It is essential to keep track of the expiration dates of Secure Socket Layers (SSL) certificates, and so it’s useful to have a periodic check on all certificates in use on a system, that will alert systems administrators when a certificate is about to expire. This article shows one way of setting up such a procedure for CentOS and other RHEL derivatives.
One important part of using SSL is to keep track of expiration dates on certificates. Most client software will rightfully refuse to connect to a server that presents an expired certificate, resulting in interrupted services. For CentOS and other RHEL based distributions, the crypto-utils package contains a very useful utility called certwatch, which can be used to detect whether a certificate will expire in the near future. This is supplemented by a cron script in /etc/cron.daily with the same name, which will send out warnings when SSL certificates used by the Apache web server are about to expire.
Having your systems report when certificates for websites expire is already useful, but what about the other certificates that are in use? You can use SSL certificates to secure POP3 and IMAP, and for stunnel connections. The cron script provided with certwatch determines which certificates to check by asking Apache which certificates are in use. To have certwatch also check certificates used by other systems, we need a modified version of the cron script:
#!/bin/bash # # Issue warning e-mails if SSL certificates expire, using certwatch(1). # Based on the certwatch cron script from the CentOS crypto-tools package # [ -r /etc/sysconfig/httpd ] && . /etc/sysconfig/httpd INCLUDE_CERTS='/etc/stunnel/*.pem /usr/share/ssl/certs/*.pem /usr/share/ssl/certs/*.crt' certs=`ls $INCLUDE_CERTS 2>/dev/null` RETVAL=$? test $RETVAL -eq 0 || exit 0 for c in $certs; do # Check whether a warning message is needed, then issue one if so. if [[ ! "$c" =~ ca-bundle [[; then /usr/bin/certwatch $CERTWATCH_OPTS -q "$c" && /usr/bin/certwatch $CERTWATCH_OPTS "$c" | /usr/sbin/sendmail -oem -oi -t 2>/dev/null fi done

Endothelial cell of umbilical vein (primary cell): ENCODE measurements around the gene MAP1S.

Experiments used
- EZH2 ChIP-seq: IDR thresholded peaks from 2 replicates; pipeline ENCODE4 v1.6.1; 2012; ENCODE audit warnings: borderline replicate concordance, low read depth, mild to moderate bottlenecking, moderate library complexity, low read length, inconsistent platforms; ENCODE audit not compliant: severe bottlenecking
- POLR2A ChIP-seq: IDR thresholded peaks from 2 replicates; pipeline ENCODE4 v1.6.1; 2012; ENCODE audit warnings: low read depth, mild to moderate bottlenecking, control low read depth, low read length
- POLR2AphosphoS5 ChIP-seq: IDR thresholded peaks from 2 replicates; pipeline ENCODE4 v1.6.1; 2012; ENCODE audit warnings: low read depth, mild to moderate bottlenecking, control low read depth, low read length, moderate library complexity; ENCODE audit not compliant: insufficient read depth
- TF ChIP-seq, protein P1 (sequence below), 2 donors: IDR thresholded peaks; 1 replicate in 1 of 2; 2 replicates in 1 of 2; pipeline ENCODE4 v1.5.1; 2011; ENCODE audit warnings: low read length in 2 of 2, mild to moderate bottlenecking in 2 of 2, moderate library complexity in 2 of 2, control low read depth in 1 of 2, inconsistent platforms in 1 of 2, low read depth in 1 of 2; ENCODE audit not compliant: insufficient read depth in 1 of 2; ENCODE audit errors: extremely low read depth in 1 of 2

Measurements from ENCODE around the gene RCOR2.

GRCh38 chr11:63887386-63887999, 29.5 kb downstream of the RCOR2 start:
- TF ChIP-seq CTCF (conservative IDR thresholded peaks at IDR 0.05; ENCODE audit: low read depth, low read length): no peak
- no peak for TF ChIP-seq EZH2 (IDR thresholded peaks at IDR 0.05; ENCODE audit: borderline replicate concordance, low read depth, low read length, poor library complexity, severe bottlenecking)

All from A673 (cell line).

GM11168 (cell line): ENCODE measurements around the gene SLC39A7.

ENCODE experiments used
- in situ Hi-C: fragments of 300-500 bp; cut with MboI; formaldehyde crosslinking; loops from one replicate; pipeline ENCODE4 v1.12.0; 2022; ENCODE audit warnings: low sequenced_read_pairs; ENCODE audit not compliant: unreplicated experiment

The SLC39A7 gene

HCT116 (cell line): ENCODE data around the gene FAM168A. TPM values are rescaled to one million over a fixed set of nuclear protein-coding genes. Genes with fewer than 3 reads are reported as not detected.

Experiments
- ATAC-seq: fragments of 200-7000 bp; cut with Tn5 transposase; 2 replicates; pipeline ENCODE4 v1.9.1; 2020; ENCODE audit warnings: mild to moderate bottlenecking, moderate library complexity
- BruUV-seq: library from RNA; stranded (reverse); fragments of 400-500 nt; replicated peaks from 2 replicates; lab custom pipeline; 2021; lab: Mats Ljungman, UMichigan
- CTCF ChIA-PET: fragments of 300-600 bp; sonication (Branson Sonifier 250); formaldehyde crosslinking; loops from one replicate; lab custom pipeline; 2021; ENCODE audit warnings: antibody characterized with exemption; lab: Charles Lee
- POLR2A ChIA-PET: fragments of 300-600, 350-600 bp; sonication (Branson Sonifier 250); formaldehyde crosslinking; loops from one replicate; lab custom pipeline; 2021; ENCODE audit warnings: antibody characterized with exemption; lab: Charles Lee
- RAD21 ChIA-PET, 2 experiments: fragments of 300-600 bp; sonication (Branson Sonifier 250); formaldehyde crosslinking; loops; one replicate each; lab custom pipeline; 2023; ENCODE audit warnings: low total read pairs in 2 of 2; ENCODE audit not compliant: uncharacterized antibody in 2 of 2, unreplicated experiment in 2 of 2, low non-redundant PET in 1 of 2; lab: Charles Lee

The script above is fairly simplistic, in the sense that it needs to be modified to indicate where the certificates that need to be looked at are located. Those are specified in the INCLUDE_CERTS variable, which is fed to ls. For the rest, you can hitchhike along with the settings that the regular certwatch cron script uses, which are defined in /etc/sysconfig/httpd. In the loop over all certificates we explicitly exclude files with ca-bundle in the name. These contain large collections of certificates from certificate authorities (CA’s), many of which have expired already. These will always generate an alert, and since these need to be maintained by the CA’s themselves, there is no need to check them.
This short tutorial is contributed by Joor Loohuis. Loohuis is the general manager at Loco (or Loohuis Consulting), which is focused on Free and Open Source Software (FOSS) licensing and web development.